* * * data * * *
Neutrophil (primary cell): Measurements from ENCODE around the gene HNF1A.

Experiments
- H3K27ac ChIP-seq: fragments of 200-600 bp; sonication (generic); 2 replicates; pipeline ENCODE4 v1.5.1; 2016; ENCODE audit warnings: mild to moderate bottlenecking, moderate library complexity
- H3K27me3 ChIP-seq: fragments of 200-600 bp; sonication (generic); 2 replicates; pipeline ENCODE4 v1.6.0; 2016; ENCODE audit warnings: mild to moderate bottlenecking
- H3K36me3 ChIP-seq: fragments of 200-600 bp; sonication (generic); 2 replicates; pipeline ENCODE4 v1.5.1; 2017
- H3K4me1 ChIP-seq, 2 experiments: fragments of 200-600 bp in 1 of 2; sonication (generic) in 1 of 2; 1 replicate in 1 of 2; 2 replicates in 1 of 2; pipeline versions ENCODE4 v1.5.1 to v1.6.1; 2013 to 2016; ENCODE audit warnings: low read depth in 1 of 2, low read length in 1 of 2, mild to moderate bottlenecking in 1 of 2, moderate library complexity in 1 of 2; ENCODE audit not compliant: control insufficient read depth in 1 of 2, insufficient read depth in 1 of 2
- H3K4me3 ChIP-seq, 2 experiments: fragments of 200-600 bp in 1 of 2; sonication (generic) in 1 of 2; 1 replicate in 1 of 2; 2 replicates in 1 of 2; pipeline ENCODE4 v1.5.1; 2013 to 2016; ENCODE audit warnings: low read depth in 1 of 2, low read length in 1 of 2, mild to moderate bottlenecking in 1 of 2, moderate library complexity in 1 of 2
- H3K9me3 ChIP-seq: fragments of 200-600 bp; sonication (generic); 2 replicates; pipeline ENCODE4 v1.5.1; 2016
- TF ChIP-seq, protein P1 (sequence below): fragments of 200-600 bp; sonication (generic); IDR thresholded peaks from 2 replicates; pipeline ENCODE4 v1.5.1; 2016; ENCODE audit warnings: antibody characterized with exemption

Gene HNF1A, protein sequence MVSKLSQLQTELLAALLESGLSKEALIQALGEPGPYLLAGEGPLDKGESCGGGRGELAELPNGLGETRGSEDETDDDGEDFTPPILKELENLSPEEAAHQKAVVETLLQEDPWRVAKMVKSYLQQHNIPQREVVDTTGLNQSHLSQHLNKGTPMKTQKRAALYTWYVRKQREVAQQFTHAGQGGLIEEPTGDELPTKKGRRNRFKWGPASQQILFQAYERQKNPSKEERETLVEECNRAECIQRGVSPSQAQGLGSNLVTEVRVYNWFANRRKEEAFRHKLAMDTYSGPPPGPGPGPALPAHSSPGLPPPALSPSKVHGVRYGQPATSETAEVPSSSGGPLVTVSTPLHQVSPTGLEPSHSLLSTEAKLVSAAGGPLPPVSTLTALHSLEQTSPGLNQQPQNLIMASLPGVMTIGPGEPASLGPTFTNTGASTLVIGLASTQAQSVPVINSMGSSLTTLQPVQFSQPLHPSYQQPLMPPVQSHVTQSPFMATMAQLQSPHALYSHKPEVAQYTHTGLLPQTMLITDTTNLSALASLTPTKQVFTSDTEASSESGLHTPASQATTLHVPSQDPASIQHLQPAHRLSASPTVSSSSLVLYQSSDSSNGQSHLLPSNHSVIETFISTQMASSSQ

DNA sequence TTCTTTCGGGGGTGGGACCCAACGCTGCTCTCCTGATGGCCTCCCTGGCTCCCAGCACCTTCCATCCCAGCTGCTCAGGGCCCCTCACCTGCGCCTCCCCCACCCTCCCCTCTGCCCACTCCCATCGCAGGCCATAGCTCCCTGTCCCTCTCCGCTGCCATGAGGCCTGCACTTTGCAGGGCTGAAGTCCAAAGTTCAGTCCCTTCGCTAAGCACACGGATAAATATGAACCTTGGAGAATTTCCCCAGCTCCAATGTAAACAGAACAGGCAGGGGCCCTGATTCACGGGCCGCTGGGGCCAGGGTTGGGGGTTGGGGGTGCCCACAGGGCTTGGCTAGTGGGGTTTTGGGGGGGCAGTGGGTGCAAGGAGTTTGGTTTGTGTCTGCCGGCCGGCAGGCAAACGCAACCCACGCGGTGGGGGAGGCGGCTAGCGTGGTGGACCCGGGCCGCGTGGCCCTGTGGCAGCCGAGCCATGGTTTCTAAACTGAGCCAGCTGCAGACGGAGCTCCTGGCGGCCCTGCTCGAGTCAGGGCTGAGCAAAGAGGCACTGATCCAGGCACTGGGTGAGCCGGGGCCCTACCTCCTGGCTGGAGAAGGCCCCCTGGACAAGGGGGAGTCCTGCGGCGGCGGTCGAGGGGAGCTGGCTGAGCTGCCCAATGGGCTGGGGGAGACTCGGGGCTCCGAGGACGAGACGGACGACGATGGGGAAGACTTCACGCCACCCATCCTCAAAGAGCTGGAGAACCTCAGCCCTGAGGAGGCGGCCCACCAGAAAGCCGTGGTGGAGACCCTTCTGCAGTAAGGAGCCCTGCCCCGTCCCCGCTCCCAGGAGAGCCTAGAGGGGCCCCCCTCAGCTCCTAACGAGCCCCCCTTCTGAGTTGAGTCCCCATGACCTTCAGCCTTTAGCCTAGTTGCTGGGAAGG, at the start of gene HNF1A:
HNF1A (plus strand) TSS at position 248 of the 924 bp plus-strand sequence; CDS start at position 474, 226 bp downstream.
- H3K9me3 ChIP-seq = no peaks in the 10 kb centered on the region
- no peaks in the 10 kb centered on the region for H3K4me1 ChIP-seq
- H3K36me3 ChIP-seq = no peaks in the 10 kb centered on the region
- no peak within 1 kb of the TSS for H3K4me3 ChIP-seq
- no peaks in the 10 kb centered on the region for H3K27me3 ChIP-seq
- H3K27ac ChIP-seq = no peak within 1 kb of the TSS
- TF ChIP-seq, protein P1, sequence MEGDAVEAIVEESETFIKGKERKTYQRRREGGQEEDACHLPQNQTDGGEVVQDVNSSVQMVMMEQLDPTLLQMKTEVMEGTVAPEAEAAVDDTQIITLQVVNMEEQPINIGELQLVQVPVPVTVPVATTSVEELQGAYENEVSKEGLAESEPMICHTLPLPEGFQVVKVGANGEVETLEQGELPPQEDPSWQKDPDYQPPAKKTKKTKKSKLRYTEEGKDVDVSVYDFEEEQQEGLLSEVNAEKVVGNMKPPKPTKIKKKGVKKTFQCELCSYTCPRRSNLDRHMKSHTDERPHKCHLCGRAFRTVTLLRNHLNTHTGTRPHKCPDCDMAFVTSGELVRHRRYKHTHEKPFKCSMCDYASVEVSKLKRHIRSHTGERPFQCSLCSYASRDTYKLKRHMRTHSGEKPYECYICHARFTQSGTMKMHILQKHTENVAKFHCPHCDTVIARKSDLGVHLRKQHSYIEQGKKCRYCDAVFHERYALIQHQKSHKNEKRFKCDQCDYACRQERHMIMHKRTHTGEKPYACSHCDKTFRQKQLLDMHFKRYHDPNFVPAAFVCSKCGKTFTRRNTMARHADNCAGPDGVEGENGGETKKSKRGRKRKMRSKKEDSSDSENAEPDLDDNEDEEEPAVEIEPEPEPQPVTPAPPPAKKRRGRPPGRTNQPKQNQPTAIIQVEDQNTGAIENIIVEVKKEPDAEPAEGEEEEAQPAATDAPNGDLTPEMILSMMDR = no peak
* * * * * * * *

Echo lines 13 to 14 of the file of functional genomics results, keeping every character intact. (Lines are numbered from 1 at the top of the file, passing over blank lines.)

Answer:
- H3K9me3 ChIP-seq = no peaks in the 10 kb centered on the region
- no peaks in the 10 kb centered on the region for H3K4me1 ChIP-seq